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adw-charting 0.7

I finally got some time to employ the adw-charting library in my intranet app, and the increase in data sets revealed a lot of bugs.  Tonight I finally put together a release.

Some changes:

  • Pie chart slices are made much more intelligently, resolving some bad rendering with some datasets.
  • x-axis label locations are decided in a much more sane manner, and was reworked sans scotch.
  • if the x-axis label intervals are not sane, then you can specify what the interval should be with the new set-axis keyword argument, :data-interval.
  • the docs are updated to mention :data-interval and show an example usage.
  • Fixed a bug reported by Stuart Mackey with minimum x-values above 0.

So now I’m getting into several new territories:

  1. running an open source project
  2. coding lisp for performance

The first is pretty fun, really, everyone I’ve interacted with has been very helpful and reasonable.  There’s been a flurry of activity around lisp charting libraries, so I feel some sense of competition, but the big difference is I can incorporate someone else’s code to make my library better, which is pretty cool.  I’ve heard claims that open source is a way applying the scientific method to software, and (given the right licenses) that’s not too far off.  My next goal is to cannibalize cl-pdf‘s charting.  They have some niceness there that I might be able to toss in front of vecto and get a lot of nice features pretty quickly.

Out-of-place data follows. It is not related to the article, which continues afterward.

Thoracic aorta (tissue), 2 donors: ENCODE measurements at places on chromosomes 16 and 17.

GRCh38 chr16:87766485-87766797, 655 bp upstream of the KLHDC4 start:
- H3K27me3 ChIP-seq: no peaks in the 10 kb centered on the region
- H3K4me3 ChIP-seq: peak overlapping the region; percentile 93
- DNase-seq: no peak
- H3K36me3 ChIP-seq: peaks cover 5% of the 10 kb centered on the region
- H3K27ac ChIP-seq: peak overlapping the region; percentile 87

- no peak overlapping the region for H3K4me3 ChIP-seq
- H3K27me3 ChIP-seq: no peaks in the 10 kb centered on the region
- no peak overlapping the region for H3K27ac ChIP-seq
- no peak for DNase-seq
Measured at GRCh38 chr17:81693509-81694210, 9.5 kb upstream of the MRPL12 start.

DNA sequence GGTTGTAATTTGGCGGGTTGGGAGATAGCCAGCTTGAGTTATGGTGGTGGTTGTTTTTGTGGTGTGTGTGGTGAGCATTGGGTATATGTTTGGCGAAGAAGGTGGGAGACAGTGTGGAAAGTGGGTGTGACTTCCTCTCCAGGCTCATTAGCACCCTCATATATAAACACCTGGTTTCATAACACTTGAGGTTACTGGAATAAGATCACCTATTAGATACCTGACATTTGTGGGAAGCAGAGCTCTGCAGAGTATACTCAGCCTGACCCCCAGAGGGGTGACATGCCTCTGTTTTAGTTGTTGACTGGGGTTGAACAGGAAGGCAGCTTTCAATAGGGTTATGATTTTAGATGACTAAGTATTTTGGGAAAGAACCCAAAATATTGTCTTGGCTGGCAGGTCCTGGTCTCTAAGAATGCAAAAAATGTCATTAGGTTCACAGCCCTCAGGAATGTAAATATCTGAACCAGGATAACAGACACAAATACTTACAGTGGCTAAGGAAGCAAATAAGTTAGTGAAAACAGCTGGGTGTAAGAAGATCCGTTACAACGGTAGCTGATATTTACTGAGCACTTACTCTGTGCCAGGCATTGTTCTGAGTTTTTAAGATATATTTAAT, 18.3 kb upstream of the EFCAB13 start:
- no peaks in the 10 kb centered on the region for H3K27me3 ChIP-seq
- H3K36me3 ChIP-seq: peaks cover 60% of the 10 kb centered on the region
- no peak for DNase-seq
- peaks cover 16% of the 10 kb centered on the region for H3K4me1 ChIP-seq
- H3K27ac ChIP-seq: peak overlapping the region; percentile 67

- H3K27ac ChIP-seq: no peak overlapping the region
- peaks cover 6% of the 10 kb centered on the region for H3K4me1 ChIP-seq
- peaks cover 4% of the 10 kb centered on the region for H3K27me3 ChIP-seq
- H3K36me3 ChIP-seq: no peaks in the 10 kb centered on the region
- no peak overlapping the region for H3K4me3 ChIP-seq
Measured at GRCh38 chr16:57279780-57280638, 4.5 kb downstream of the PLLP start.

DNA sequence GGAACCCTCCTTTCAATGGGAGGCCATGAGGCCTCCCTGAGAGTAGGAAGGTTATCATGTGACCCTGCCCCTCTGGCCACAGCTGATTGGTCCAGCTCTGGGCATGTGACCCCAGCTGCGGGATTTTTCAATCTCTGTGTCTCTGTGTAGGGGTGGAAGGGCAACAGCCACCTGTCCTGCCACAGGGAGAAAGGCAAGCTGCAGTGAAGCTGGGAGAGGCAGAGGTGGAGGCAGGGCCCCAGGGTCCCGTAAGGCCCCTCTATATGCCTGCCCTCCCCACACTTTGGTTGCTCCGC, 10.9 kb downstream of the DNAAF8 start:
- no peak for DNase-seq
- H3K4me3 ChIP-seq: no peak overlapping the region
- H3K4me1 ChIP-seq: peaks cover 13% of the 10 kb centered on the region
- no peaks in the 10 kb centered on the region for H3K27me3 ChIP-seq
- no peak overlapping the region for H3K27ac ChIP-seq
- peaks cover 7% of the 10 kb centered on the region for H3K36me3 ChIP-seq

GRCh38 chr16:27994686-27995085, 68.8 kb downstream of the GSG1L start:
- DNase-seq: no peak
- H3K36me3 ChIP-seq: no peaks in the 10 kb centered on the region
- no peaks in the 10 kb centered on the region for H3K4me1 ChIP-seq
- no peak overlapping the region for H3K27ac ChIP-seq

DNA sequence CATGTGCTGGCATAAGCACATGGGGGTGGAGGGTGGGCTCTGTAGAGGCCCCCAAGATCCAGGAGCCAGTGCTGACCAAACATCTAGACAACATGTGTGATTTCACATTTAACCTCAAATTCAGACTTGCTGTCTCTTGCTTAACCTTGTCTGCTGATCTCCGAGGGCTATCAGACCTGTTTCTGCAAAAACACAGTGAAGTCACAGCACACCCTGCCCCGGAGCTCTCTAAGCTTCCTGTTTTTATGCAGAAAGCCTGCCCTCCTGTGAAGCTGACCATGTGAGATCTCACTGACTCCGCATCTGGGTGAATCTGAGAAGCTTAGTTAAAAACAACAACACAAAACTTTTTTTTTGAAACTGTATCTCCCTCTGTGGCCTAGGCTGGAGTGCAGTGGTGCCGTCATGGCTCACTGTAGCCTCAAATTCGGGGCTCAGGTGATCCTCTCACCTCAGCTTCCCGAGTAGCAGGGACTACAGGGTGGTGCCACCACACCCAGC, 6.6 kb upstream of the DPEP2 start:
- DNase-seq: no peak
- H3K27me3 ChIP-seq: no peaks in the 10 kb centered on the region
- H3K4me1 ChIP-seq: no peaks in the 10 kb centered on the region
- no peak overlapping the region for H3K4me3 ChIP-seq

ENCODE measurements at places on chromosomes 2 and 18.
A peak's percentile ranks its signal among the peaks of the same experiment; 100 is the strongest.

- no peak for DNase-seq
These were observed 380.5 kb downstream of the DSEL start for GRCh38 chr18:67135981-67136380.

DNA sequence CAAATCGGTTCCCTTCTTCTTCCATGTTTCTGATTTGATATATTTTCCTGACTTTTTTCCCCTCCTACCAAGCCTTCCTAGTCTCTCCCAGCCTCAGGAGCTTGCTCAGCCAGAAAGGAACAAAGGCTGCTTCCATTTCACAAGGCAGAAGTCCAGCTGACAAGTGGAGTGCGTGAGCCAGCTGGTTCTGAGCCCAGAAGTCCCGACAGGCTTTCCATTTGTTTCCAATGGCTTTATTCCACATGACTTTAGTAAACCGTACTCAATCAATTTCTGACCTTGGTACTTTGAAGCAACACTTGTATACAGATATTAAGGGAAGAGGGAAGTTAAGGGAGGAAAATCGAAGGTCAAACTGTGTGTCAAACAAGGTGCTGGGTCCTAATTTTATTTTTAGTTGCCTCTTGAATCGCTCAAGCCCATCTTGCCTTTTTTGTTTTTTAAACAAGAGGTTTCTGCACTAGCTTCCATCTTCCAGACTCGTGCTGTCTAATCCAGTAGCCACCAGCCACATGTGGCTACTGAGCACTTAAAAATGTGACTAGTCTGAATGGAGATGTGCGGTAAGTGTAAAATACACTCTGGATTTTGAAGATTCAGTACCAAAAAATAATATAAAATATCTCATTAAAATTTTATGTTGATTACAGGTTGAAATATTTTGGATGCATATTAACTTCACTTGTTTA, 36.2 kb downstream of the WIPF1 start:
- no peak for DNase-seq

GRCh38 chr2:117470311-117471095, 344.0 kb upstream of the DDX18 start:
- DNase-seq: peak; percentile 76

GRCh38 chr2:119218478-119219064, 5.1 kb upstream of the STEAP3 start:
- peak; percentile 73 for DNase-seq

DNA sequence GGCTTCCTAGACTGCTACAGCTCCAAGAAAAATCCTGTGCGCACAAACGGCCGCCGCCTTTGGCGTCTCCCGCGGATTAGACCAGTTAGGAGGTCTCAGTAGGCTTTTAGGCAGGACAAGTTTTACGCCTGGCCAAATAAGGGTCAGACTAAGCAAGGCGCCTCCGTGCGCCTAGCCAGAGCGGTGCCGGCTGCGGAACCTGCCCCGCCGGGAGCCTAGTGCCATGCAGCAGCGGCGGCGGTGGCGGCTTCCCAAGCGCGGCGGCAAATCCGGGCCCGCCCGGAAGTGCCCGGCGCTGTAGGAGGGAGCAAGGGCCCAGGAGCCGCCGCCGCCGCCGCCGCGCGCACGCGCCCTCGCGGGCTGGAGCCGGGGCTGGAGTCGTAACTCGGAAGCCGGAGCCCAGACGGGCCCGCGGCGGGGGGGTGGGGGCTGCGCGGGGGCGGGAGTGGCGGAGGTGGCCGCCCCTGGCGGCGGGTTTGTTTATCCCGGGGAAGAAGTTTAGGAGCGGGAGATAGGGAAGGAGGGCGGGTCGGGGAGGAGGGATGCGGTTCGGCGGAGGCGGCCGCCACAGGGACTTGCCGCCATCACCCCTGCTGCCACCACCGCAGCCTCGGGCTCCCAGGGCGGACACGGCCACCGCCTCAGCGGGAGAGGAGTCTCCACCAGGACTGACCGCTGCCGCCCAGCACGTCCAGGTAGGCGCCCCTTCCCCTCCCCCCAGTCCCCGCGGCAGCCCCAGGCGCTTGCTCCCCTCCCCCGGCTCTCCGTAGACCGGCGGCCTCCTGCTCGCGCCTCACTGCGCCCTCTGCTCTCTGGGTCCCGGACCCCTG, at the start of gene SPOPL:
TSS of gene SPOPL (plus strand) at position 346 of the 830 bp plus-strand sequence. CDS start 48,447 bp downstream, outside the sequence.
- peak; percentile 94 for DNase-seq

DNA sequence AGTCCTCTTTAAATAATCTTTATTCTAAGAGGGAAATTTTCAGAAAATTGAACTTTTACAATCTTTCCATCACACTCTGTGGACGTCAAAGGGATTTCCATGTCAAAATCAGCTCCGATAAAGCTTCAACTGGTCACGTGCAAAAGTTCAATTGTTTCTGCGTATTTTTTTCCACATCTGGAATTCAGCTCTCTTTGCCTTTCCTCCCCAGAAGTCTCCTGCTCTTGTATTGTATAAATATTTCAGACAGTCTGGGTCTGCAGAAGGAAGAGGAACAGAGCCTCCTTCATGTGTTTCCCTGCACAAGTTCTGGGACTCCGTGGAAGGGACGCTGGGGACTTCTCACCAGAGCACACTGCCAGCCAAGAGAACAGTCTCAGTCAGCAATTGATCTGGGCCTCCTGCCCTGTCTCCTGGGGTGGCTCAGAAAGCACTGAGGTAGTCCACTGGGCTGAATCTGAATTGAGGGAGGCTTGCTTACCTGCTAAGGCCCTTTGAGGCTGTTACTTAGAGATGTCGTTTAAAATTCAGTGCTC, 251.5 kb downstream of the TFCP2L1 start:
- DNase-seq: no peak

The second is a quite a bit more daunting.  Currently I cons an absurd amount to generate the example graphs (around 70MB for one graph), and I’d like to get that down a bit.  I’m going to setup some benchmarks and track some data on time spent and bytes consed, so I can tell if what I change is helpful.  I’ve been reading up on vectors and arrays, and will try to use those instead of lists where it seems easy.    The other thing I was thinking of was putting in some type declarations as a sacrifice to the compiler gods.

2 Comments

  1. Zach Beane wrote:

    cl-vectors conses a *lot*. I’ve mostly learned to stop thinking about it; if the code runs too slow, I try to profile and tweak, but I don’t do any optimization just based on the (admittedly alarming) consing statistics. So far everything has run acceptably fast.

    Tuesday, January 29, 2008 at 9:56 am | Permalink
  2. varcevanje za otroka naložba v delnice

    Monday, February 13, 2012 at 4:17 pm | Permalink